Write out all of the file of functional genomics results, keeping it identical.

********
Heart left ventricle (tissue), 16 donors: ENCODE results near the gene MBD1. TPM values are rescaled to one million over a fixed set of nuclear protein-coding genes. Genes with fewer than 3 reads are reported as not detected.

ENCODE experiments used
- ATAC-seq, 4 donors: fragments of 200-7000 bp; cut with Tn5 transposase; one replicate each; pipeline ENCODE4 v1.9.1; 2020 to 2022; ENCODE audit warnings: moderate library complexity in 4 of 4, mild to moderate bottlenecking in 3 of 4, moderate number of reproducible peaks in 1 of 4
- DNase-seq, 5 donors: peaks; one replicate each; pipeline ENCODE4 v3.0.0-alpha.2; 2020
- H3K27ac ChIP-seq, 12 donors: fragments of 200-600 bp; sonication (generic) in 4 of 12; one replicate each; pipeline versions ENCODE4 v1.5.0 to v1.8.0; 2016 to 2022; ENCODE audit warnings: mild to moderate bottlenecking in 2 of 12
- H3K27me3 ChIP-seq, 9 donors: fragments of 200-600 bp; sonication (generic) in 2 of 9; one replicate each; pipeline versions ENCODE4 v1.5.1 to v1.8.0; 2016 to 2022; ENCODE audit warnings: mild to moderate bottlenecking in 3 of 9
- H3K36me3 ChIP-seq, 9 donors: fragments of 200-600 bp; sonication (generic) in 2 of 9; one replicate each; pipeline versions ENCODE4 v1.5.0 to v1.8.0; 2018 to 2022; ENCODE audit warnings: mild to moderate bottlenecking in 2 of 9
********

Heart left ventricle (tissue), 16 donors: ENCODE results near the gene MBD1. TPM values are rescaled to one million over a fixed set of nuclear protein-coding genes. Genes with fewer than 3 reads are reported as not detected.

ENCODE experiments used
- ATAC-seq, 4 donors: fragments of 200-7000 bp; cut with Tn5 transposase; one replicate each; pipeline ENCODE4 v1.9.1; 2020 to 2022; ENCODE audit warnings: moderate library complexity in 4 of 4, mild to moderate bottlenecking in 3 of 4, moderate number of reproducible peaks in 1 of 4
- DNase-seq, 5 donors: peaks; one replicate each; pipeline ENCODE4 v3.0.0-alpha.2; 2020
- H3K27ac ChIP-seq, 12 donors: fragments of 200-600 bp; sonication (generic) in 4 of 12; one replicate each; pipeline versions ENCODE4 v1.5.0 to v1.8.0; 2016 to 2022; ENCODE audit warnings: mild to moderate bottlenecking in 2 of 12
- H3K27me3 ChIP-seq, 9 donors: fragments of 200-600 bp; sonication (generic) in 2 of 9; one replicate each; pipeline versions ENCODE4 v1.5.1 to v1.8.0; 2016 to 2022; ENCODE audit warnings: mild to moderate bottlenecking in 3 of 9
- H3K36me3 ChIP-seq, 9 donors: fragments of 200-600 bp; sonication (generic) in 2 of 9; one replicate each; pipeline versions ENCODE4 v1.5.0 to v1.8.0; 2018 to 2022; ENCODE audit warnings: mild to moderate bottlenecking in 2 of 9